Graffiti Bridge: Pensacola’s voice for the people By Mackenzie Kees
Opinions Editor


An historic look (circa 1935) at the 17th street underpass fondly known as “Graffiti Bridge” by locals. Photo courtesy of Florida Memory. The purpose of a landmark is essentially straightforward: to mark the land. This is done for several reasons, but mainly landmarks are used as navigational points. However, in this modern age, landmarks have become more and more passé with the spread of technology. Google Maps and other apps now are considered the norm for getting directions. So where does that leave landmarks?

viagra black box warning drug Pensacola’s “Graffiti Bridge” is one such landmark, but it refuses to grow obsolete. It’s true that CSX Transportation has been using the bridge’s rails for many years, but that is usually more of a hindrance to locals than a help. If that were the bridge’s only purpose, the interest would likely be nonexistent. But it does have another purpose: aesthetics.

find viagra without prescription The 17th Street underpass is more than just a bridge; it is a way for people to communicate, to share ideas, hopes, fears and everything in between through the use of artwork. Some people abuse this gift to spread hate, but the general goodwill of most Pensacolians always overwhelms the haters.

follow url Graffiti Bridge is not only a palette for artwork, either. It also inspires it.

see One Pensacola resident harnessed this inspiration to create a book consisting of Graffiti Bridge images, taken over the span of a year. “What [the naysayers] taught me was that even though somebody’s story is covered up and changed, it’s really never gone, and that’s the same with people,” said Rachael Pongetti, the photographer behind the 365-day project. “People’s lives and their stories are written on that bridge, and they tell something important, and even though it’s gone in a matter of a few hours, it’s really not gone; it simply became a layer.”

Pongetti, a UWF graduate, has been an art instructor at both Pensacola State College and UWF. She’s also worked with PACE Center for Girls and the Pensacola Museum of Art. Pongetti’s book “Layers” is expected to come out sometime in the next few months, but no official date has been confirmed.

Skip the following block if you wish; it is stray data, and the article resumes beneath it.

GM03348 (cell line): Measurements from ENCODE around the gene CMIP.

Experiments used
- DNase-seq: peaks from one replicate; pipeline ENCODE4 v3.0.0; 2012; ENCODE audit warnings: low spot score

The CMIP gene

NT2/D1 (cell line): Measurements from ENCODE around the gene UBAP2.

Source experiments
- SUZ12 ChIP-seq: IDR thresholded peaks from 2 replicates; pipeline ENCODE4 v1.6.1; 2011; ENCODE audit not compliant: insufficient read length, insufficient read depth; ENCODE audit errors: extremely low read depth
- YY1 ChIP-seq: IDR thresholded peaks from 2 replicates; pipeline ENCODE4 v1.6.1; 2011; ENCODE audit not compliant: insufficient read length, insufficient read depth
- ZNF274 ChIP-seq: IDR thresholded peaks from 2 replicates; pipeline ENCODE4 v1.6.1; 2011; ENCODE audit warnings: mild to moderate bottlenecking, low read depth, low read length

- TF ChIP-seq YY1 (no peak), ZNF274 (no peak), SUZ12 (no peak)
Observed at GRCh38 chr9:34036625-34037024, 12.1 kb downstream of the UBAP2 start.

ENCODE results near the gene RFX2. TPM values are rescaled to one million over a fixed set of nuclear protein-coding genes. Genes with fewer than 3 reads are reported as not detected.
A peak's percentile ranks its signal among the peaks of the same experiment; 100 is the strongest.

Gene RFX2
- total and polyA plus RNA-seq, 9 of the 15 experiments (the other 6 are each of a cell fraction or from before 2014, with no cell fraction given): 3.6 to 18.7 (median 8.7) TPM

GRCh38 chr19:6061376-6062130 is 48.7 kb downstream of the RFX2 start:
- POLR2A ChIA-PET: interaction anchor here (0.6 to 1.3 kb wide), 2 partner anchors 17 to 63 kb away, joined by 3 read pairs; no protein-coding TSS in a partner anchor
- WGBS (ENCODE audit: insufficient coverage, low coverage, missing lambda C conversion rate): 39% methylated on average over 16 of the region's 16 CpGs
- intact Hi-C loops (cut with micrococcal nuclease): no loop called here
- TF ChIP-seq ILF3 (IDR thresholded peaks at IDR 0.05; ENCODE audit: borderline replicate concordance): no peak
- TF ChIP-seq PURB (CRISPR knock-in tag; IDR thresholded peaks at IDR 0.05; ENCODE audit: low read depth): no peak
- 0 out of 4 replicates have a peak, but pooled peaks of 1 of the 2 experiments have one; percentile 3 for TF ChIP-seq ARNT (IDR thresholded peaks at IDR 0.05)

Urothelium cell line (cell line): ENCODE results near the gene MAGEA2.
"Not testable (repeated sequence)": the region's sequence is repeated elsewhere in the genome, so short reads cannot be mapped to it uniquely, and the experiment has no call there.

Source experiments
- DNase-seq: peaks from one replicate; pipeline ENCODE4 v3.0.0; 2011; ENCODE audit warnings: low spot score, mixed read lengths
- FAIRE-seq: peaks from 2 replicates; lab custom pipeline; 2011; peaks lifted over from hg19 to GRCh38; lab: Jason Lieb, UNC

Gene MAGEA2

“I consider spray painting the bridge a right of passage,” said Cody Lonon, a UWF senior majoring in Health Science. “It’s something that everyone does at least once in high school or in college. If you haven’t, you’re one of few.”

“Tagging” Graffiti Bridge has become a tradition for locals, so much so that the Pensacola Police Department does not interfere when the bridge is being painted. They have been known to show up to supervise, but overall they are encouraging. It is the only place in Pensacola where graffiti can be painted legally.

The bridge is in a constant state of flux, because it is always changing. Pongetti said she feels that this is one of the best aspects about Graffiti Bridge. It allows for freedom of expression through the use of images and words. Pensacola residents are encouraged to leave their own mark on the beloved Graffiti Bridge and add to the multiple layers already there.


Another day, another version of the Graffiti Bridge. Photo courtesy of Pensacola Graffiti Project.

“Graffiti Bridge serves as a platform for expression. It is a stage to express political views, a billboard to inform of upcoming events, and a canvas for street artists,” Pensacola Mayor Ashton Hayward III said in a statement to First City Art Center, which hosted an exhibition of the book’s photos in April 2015.

The Graffiti Bridge has its own Facebook page where you can keep up with the new artwork on a daily basis. You can see a time-lapse video that Pongetti made on YouTube. For more on Pongetti’s project, visit her website.